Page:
In Africa, discovered the oldest “workshop” for the manufacture of axes

(ORDO NEWS) — Anthropologists have unearthed the remains of a center for the mass production of obsidian axes, where ancient Homo craftsmen worked more than a million years ago.

The Paleolithic – the ancient Stone Age – was the longest era in the history of mankind. It began more than 2.5 million years ago and ended only about 15 thousand years ago, with the onset of the Mesolithic.

All this time, our ancestors slowly mastered natural materials – stones and wood, animal skin and bones – and occasionally created new, more efficient technologies for processing them.

As this work became more complicated, “workshops” arose in ancient human communities – places where experienced and skilled “professionals” mass-produced stone tools, providing them to everyone.

The remains of such centers of ancient production are found on the territory of Europe, the age of some is estimated up to 774 thousand years.

However, new work by anthropologists from Spain, France and Germany made it possible to find the first Paleolithic “workshop” in Africa, and it turned out to be the oldest known so far.

In Africa discovered the oldest workshop for the manufacture of axes 2
Remains of the ancient “workshop” in Melka-Kontur

Scientists conducted excavations in Ethiopia, in the valley of the Awash River, where the famous monument of the Paleolithic era Melka-Konture is located.

A total of 578 axes were found there – the oldest axes, still devoid of a handle. All of them are processed in a similar way, which indicates the transfer of “mastery” between all participants in the process.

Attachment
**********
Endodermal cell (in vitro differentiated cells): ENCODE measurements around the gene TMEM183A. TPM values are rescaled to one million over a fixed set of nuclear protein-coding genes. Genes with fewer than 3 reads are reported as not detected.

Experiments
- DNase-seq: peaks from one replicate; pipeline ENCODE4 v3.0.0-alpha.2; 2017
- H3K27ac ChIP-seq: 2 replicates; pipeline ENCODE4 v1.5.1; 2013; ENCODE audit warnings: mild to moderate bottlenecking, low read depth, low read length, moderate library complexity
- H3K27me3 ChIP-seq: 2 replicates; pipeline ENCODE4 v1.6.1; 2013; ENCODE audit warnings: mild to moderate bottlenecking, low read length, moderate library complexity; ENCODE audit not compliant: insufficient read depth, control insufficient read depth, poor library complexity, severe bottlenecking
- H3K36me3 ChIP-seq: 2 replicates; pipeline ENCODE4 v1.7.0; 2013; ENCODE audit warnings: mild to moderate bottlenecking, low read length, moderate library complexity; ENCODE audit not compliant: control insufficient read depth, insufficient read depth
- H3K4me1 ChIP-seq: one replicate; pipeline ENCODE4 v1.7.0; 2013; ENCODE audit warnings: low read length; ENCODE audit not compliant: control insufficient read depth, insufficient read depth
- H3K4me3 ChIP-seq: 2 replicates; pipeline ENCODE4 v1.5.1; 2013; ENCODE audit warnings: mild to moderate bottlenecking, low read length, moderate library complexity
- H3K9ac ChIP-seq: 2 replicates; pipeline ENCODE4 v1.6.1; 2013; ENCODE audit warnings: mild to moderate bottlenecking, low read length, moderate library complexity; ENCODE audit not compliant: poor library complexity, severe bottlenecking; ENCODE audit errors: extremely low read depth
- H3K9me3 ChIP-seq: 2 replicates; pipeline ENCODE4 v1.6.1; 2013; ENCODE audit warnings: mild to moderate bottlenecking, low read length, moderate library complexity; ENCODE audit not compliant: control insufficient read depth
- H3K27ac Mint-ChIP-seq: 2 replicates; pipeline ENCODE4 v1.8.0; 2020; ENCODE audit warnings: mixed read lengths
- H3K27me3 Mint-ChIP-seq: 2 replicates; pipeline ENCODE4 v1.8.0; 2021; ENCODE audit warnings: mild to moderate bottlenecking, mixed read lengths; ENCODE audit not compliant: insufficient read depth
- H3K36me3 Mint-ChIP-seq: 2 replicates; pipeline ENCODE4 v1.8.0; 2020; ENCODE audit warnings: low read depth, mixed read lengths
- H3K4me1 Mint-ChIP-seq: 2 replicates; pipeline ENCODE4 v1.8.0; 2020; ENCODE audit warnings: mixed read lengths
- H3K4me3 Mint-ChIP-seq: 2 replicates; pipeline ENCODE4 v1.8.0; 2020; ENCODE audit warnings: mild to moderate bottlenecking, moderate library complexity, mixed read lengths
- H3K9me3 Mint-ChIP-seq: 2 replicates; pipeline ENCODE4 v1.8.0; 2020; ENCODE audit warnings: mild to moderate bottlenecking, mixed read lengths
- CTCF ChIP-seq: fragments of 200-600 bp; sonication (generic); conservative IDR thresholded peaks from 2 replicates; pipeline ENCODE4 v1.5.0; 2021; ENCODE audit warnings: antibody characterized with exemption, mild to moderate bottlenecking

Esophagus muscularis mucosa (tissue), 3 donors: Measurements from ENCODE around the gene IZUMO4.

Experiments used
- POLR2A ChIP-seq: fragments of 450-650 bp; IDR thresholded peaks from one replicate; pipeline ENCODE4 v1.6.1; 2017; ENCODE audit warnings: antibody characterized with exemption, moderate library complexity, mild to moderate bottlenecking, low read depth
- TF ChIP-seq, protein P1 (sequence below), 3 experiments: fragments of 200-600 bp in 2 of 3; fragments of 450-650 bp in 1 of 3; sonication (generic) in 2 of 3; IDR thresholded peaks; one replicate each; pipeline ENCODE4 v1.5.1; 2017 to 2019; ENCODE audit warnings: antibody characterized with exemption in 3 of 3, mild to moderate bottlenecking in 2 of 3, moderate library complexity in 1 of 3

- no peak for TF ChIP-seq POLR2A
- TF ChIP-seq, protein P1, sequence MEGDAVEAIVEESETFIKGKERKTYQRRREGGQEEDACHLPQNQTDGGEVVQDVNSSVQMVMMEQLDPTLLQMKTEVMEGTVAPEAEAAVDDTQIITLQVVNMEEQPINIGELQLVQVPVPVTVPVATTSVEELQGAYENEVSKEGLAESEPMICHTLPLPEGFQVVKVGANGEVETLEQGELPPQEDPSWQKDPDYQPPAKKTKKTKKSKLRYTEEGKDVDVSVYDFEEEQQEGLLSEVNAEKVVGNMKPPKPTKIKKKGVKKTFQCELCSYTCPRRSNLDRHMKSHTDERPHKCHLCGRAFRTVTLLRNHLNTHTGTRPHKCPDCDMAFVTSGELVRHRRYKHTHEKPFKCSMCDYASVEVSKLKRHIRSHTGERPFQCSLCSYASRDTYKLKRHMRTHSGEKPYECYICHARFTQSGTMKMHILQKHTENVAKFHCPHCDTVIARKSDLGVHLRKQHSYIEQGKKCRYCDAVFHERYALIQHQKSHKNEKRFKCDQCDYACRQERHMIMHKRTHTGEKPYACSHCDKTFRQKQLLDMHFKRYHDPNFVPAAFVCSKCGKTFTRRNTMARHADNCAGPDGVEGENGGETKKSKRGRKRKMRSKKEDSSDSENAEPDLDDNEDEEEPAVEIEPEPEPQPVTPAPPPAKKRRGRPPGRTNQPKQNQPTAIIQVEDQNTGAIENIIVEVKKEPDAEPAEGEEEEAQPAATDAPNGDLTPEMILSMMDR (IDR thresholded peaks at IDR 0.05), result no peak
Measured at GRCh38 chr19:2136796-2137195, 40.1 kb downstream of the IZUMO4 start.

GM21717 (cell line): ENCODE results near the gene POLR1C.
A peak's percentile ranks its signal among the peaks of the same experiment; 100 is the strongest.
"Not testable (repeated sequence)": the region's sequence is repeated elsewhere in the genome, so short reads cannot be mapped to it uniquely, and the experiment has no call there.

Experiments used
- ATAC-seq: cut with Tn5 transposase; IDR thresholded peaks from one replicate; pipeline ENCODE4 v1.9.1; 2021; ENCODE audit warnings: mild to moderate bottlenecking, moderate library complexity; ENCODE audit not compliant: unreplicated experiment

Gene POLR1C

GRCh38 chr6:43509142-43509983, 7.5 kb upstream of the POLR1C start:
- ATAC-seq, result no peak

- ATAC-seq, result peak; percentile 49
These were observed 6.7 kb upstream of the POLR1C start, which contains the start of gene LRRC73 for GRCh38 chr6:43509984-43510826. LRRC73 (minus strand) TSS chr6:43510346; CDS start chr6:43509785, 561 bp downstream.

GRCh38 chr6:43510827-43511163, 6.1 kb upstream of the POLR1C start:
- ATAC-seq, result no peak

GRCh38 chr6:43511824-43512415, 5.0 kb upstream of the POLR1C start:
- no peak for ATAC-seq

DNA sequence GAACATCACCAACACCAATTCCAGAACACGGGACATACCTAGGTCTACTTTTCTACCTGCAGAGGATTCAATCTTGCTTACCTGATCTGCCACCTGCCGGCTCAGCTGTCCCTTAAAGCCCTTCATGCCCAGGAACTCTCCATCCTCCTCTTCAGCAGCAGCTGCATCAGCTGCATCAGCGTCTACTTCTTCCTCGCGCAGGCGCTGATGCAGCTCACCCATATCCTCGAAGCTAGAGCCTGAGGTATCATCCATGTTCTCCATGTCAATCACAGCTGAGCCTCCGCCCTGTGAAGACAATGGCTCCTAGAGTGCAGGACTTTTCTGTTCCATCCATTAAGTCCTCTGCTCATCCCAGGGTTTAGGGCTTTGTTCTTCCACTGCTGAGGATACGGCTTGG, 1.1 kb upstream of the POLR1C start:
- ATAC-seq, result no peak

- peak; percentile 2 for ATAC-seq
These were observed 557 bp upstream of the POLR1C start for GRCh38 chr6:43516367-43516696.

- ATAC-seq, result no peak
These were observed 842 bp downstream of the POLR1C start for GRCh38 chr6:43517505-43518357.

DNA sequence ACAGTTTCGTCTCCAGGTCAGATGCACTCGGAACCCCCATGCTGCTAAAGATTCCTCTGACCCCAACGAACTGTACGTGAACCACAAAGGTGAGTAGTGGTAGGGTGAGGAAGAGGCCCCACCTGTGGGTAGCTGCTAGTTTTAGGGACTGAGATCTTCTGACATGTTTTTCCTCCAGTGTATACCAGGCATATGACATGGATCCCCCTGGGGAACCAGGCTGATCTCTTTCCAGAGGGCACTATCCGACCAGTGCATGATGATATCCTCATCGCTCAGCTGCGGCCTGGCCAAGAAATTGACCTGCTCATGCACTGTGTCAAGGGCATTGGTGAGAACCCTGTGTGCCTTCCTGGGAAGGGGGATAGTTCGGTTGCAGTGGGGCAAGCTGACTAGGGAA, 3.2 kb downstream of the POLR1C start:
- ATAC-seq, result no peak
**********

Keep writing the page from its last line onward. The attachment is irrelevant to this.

Massi and her co-authors note that in this case, special attention was paid to the fine “finishing” of the details of the final product.

Dating showed that hand axes belong to an exceptionally distant time, about 1.2 million years ago.

This makes the “workshop” not only the first found in Africa, but also the oldest known. It is impossible even to say what kind of hominid it belongs to.

Curiously, most of the axes were made of obsidian, which is considered particularly difficult to process and requires a lot of effort to obtain a product that fits comfortably in the hand and does not cut the skin.

Therefore, obsidian began to be widely used much later than silicon.

Nevertheless, the craftsmen from Melk-Konture mastered it surprisingly early: only three samples found in this place are made of silicon, the rest are obsidian.


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